I think this is why it’s so incredibly triggering for us as girl moms. Navigating “Girl World” is painful business at every age.

Soooo, here are my Top 3 Tips for Navigating Girl World To Come Out On Top:

1. Listen Instead of Fixin’

If your daughter is the unlucky recipient of the girl drama this week, I want you to begin supporting her by taping your mouth shut.  You heard me Mama…check yourself and zip it.  Allow your girl to say or not say whatever is on her mind. Sit with her. Hold her hand. Rub her arm. Just be. This is called “holding space”. Nothing feels more generous and loving than when someone does this for you when you’re upset.

Instead of asking questions, I want you to say VERY little. If your daughter spills the beans and gives you the scoop, simply listen and reflect back her own words. Offer NO advice or possible theories in an attempt to “happy her up” or fix the situation. Be upset. Be angry. But mostly just BE.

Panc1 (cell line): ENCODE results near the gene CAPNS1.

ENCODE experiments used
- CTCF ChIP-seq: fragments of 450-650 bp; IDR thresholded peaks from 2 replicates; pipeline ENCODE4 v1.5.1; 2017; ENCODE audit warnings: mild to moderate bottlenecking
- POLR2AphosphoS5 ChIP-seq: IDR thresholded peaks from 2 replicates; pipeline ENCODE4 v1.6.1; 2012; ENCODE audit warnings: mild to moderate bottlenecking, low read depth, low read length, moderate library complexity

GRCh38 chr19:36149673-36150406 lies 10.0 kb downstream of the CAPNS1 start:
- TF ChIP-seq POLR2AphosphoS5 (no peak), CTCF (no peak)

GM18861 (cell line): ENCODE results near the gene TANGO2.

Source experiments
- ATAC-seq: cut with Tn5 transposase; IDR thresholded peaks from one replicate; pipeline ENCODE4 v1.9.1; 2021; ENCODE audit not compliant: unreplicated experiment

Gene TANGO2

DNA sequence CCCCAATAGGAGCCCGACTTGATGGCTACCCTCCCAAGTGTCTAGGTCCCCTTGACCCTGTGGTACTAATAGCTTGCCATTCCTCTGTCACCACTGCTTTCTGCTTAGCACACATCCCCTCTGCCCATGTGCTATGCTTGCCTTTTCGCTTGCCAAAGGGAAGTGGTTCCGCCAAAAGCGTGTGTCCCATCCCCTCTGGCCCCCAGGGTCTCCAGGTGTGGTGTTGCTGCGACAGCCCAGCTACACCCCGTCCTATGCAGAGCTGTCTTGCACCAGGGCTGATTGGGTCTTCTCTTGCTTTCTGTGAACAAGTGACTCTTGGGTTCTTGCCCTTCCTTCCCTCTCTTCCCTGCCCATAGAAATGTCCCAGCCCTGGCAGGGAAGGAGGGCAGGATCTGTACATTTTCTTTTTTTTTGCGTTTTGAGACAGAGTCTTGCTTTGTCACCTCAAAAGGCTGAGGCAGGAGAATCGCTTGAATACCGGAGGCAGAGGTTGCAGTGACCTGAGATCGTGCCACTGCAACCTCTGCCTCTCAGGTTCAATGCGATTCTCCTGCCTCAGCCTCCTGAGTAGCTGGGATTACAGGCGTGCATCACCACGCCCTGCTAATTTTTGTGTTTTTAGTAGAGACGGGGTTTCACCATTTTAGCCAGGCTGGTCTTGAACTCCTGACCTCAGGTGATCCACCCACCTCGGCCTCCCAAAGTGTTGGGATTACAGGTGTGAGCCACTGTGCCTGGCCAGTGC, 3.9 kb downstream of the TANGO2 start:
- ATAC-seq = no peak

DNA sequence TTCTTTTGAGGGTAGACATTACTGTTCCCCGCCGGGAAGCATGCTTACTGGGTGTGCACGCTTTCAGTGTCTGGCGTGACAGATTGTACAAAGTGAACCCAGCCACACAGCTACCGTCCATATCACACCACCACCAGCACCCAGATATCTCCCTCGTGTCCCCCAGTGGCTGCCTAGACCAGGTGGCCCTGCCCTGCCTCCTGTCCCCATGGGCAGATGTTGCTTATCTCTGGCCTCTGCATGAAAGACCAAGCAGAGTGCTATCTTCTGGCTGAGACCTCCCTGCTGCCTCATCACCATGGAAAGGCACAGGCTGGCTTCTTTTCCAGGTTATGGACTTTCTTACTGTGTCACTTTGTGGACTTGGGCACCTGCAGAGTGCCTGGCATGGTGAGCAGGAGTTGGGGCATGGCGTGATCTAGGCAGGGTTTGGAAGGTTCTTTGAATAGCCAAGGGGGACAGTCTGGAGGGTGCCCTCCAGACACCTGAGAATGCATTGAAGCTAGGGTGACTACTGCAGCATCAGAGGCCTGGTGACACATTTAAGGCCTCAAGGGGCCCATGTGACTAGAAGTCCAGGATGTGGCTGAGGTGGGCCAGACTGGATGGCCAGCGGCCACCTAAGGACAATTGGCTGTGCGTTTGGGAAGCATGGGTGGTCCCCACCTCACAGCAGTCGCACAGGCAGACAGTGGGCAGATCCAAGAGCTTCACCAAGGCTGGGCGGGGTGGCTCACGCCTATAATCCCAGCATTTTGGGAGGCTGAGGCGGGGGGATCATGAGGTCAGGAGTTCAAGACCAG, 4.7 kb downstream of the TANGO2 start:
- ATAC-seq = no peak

2. Say Yes to the Invitation

You’re probably going to want to punch me in the face for saying this. Okay, here goes. This is actually the time to clean up your  old “Girl World” wounds.

Anytime we find ourselves “seeing red” about the party our daughter wasn’t invited to or the frenemy that talked behind her back, it’s truly an invitation for more self awareness (even though we may secretly want to hunt that little creep down along with her super creepy  mother.)

Trust me, I get it. Really I do. However, it will help your daughter way more if you do the emotional adult thing right now. Sigh.